Modern Spotlight: Abzan Aristocrats

One of the first times we’ve really featured a deck that is primarily a port directly from an old Standard deck!

The original stated goal of Modern was to give players a place to play their Standard decks when they rotate out. For the most part, this has not been something that has happened OR those decks required such a huge investment to be viable that it, in my opinion, didn’t meet the goal. If we take a deck that rotates out and have to add Tarmogoyf to it, the fact you started with most of a deck is fairly irrelevant as you’ve just dropped $600 or so to play….

Abzan Aristocrats was a deck from a few years ago and if people still have the cards lying around it seems a viable option in Modern. Daniel Hernandez took the following list to a top 8 finish at the SCG Classic in Atlanta:

Creatures (30)
Blood Artist
Cartel Aristocrat
Doomed Traveler
Dryad Arbor
Satyr Wayfinder
Tidehollow Sculler
Viscera Seer
Voice of Resurgence
Zulaport Cutthroat

Spells (10)
Abzan Ascendancy
Collected Company
Rally the Ancestors
Return to the Ranks
Lands (20)
Canopy Vista
Godless Shrine
Isolated Chapel
Overgrown Tomb
Sunpetal Grove
Temple Garden
Windswept Heath
Woodland Cemetery

Sideboard (15)
Chord of Calling
Kitchen Finks
Melira, Sylvok Outcast
Path to Exile
Qasali Pridemage
Thalia, Guardian of Thraben

One of the really nice things about this deck is that, with the exception of Voice of Resurgence, the deck is very cheap for players who picked up recent Standard staples (Collected Company mainly). Even the mana base looks pretty cheap, with only 3 fetchlands total….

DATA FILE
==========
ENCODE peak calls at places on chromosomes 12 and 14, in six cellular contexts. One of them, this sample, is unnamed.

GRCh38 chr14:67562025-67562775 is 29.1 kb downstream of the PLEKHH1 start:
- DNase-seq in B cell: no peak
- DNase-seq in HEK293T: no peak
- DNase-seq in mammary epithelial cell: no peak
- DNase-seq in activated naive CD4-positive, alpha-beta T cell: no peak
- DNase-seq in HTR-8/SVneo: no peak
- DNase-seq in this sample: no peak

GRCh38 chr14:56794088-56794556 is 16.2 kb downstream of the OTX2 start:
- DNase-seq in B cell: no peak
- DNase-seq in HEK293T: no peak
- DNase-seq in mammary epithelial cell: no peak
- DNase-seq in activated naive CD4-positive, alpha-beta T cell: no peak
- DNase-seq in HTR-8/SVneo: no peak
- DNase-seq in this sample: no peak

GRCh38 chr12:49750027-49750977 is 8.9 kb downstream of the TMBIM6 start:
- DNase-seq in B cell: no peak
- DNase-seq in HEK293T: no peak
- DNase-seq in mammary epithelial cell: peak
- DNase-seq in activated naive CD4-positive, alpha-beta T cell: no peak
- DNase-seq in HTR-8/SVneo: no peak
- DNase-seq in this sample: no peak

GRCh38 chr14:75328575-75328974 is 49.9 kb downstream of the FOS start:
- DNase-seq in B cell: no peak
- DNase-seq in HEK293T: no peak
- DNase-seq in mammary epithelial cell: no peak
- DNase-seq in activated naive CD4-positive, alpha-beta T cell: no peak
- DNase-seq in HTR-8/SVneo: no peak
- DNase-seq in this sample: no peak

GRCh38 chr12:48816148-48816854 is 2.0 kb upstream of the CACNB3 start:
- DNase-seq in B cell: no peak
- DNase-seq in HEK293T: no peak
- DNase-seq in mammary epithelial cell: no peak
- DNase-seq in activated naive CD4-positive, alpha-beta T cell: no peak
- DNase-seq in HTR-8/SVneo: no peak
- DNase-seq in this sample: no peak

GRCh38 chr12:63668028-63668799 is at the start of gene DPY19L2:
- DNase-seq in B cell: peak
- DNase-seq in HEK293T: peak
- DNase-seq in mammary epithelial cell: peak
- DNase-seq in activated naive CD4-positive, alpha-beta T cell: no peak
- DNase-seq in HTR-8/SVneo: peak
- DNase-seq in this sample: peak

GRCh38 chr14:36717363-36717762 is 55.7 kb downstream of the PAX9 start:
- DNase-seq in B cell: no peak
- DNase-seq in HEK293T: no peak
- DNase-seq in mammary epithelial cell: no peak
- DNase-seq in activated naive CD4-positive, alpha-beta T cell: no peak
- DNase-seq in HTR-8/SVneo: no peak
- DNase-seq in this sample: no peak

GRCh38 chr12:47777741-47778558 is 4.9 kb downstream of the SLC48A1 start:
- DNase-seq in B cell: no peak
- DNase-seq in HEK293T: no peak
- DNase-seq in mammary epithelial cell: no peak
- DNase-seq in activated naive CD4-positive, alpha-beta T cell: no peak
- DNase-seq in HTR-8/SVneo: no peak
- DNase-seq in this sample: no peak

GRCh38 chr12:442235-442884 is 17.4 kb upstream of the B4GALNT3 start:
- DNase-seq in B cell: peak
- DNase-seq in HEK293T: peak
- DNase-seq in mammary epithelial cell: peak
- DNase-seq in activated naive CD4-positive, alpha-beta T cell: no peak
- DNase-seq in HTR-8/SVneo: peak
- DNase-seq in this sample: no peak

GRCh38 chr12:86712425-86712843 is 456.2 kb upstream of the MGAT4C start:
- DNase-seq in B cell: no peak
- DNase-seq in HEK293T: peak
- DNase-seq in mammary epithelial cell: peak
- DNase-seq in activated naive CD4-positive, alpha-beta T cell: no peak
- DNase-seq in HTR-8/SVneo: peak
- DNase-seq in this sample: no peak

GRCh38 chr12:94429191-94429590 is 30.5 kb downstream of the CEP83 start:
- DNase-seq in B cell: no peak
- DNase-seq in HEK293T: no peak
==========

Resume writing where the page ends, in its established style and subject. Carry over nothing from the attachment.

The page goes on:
The Combo

While not a real combo deck, the idea behind Aristocrats is to put a bunch of creatures on the battlefield with multiple copies of Blood Arist/Zulaport Cutthroat and a sacrifice outlet, Viscera Seer/Cartel Aristocrat. Creatures dying at this point rapidly tilts the life totals in your favor, and makes it very difficult for many of the fair decks to beat you. With the addition of Return to the Ranks and Rally the Ancestors allow you to keep going after sacrificing most/all of your creatures to finish off your opponent.

The Good

The deck is very good against the fair decks that you may come across. If you’re allowed to keep an Artist or Cutthroat it becomes very hard for them to take you down, and given enough time you’ll be able to cast a Rally or Return to get back enough stuff to make beating you almost impossible. Abzan Ascendancy makes it even better in these cases as well, as the ability to get another creature when a non-token dies is very good here, allowing you to double your triggers (this is why the deck plays Doomed Traveler, and partly Voice of Resurgence other than just being great against control). The other nice thing is that since you don’t actually mind your creatures going to the graveyard, you don’t have to worry about chump blocking to get to the point where you can set up a lethal Return or Rally.

The Bad

The deck has very little interaction, meaning that combo decks will have a field day with you. Tidehollow Sculler has to do most of your lifting in these matches, as your only discard outlet. It also requires some setup, so really explosive decks that can get past your chump blockers (mostly Affinity) will be problematic. Lastly it struggles against graveyard hate, especially replacement effects that make it so you get no Artist/Cutthroat triggers at all (Rest in Peace, Leyline of the Void, Anafenza, the Foremost, and Kalitas, Traitor of Ghet all see Modern play).


While I don’t think this is the best deck in Modern, it certainly lines up with the stated goals of the format. It’s also a great example of a deck that can perform well, depending on the matchups you get, at a very reasonable budget. If the idea of buying 4 Voice of Resurgence appalls you, there are certainly alternatives that replace themselves when they die….

Chris Wendelboe

Chris is a level 2 judge from Ashland, New Hampshire. He enjoys Scapeshift, modern, and putting on the best events possible.